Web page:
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Poster D1, Thursday, November 9, 6:15 – 7:30 pm, Harborview and Loch Raven Ballrooms

von Economo and fork neurons in vocal forebrain nuclei of vocal learning birds : neural basis of Vocal learning and language

Shubha Srivastava1;1Kashi Naresh Government Post Graduate College, Gyanpur U P India

Vocal learning, the capability of modifying, memorizing and producing complex auditory and syntactic sounds, or imitating the new sounds, is an indispensable requirement of human spoken language. This capability is considered as a significant innovation for the evolutionary origin of the human verbal communication. Little attempt was made to link neural systems for vocal learning in birds and mammals with that for spoken language in humans because this talent is randomly distributed in both these taxa. To understand how evolution designed brain circuits for acquiring language and speech the avian brain has been used as a model as birds have been shown to be remarkably intelligent in a similar way to mammals such as humans and monkeys. A network organization of the vocal counterparts of the brain of a few Indian vocal learner birds like a Ringneck parrot, exceptional for oratory skill of human language and emotional makeup, budgerigar and songbirds have been investigated by Nissl staining, Golgi, and Neuroimaging methods. Dendritic neuroarchitecture of all the neuronal subtypes and their morphometry has also been examined.Results unveiled that their brain is organized very differently from the laminar cortex of mammals and other birds as well, but neuronal classes are remarkably similar to upper layers of the frontoinsular cortex of human and other vocal learning mammals. The detail anatomical investigation of compact vocal nuclei and their neuroarchitecture revealed the presence of some unusual, rare neuronal types, the von Economo neurons (VENs), fork cells and enveloping neurons with a typical pyramidal neurons in nidopallium caudolaterale, arcopallium and dorsolateral corticoid areas of the bird’s pallium; these cells have been noticed to date only in layer V of the frontal insular cortex of humans, a few primates and distantly related groups of mammals especially cetaceans (harbor seals, whale and dolphin) pinnipeds (walrus), pigmy hippopotamus , elephants, ring-tailed lemur, pig , deer, macaque monkey, rock hyrax, and zebra. Most of these vertebrates communicate acoustically, but a few, among them such as humans, dolphins, elephants, whales, and a few primates in which VENs are more abundant, larger and clustered can learn to produce elaborate patterns of vocalizations and to grasp the meaning of sound. While the other VENs containing animals are moderate and limited vocal learner and have numerically less and scattered VENs. These findings challenged the previous opinion that VENs are almost exclusive in hominids and large-brained animals, and appeared only recently during evolution on one hand and on the other hand it provides a new insight in the direction to understand that these neurons might in some way be related to the vocal production learning and language. Morphological alterations in these cells have also been associated with some neuropsychiatry and neurodegenerative disorder which affects language skills like- Dementia, Autism, and Alzheimer’ s. This study will also be useful to track that whether von Economo neurons might in some way be related to the disease process itself, and to gain insight for the treatment of language-related disorders.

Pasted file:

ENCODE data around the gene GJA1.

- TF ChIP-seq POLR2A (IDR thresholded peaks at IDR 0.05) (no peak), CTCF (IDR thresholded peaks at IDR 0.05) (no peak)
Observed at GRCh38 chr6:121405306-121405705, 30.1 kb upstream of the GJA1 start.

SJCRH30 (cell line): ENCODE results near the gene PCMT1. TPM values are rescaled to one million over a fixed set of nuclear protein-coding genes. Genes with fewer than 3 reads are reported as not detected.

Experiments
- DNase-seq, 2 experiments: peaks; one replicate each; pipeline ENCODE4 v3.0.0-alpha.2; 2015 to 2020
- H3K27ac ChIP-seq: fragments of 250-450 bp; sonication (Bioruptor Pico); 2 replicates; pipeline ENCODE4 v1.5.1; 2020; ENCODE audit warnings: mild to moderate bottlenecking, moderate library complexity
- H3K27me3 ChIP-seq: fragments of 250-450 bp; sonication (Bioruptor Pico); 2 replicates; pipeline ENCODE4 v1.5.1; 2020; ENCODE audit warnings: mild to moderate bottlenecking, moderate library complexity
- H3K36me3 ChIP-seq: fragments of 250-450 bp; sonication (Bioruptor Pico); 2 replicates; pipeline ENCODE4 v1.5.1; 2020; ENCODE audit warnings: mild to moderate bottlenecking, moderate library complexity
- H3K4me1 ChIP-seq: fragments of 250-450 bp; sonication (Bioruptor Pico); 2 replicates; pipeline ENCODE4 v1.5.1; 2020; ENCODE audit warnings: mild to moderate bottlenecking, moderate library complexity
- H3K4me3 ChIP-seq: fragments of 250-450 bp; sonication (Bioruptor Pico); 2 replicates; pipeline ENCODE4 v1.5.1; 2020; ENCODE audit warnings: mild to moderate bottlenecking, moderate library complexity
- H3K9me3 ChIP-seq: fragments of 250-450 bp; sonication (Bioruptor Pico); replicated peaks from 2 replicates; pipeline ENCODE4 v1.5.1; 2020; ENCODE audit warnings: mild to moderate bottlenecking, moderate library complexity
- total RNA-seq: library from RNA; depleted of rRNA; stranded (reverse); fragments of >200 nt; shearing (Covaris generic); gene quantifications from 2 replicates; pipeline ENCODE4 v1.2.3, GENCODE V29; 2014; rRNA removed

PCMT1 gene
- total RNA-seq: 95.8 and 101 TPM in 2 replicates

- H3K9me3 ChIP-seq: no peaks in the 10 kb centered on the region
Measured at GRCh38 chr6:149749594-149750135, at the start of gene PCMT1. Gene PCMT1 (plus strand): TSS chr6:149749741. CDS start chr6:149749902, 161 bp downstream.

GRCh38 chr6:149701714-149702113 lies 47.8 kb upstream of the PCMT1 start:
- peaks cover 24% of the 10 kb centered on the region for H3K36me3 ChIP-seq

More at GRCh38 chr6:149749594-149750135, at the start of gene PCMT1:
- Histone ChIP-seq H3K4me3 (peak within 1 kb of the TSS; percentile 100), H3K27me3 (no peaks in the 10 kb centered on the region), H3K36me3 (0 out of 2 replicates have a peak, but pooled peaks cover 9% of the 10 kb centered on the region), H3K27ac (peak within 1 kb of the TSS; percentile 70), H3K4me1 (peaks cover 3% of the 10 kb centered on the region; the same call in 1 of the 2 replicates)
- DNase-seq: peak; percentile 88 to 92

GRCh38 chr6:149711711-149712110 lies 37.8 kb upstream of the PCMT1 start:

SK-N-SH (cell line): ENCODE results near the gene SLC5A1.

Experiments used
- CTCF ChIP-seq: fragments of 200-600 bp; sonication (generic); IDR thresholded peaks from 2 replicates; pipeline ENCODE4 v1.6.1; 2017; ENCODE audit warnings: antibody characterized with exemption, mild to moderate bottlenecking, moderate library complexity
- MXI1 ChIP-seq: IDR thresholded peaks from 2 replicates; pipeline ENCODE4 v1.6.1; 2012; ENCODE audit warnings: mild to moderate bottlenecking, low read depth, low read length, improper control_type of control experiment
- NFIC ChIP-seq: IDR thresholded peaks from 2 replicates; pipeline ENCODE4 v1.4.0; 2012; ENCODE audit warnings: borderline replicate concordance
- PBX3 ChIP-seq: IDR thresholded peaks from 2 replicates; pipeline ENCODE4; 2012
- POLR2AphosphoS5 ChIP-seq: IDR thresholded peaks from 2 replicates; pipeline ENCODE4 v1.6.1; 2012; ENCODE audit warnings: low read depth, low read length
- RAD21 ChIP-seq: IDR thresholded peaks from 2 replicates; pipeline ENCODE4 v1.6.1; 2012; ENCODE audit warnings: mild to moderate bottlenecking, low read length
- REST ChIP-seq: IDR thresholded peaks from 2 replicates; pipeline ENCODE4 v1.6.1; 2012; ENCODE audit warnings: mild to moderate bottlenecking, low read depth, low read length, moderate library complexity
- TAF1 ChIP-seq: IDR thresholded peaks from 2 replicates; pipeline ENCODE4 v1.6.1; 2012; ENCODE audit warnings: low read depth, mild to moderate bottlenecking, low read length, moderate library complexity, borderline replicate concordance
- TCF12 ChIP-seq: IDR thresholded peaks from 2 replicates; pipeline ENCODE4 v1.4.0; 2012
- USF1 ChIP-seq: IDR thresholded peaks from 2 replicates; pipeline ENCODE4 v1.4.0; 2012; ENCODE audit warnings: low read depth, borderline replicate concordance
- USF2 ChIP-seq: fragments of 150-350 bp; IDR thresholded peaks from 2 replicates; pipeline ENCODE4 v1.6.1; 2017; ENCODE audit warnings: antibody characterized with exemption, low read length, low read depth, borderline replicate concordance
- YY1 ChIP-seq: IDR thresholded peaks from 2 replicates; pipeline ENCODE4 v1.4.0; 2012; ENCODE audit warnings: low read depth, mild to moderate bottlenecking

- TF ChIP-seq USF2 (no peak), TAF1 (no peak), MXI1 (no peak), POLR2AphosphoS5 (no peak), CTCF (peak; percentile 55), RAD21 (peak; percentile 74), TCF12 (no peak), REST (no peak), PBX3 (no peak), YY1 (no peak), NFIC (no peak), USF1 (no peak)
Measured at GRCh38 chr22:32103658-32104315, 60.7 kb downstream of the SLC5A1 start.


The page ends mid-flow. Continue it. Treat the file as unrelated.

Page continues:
Topic Area: Animal Communication

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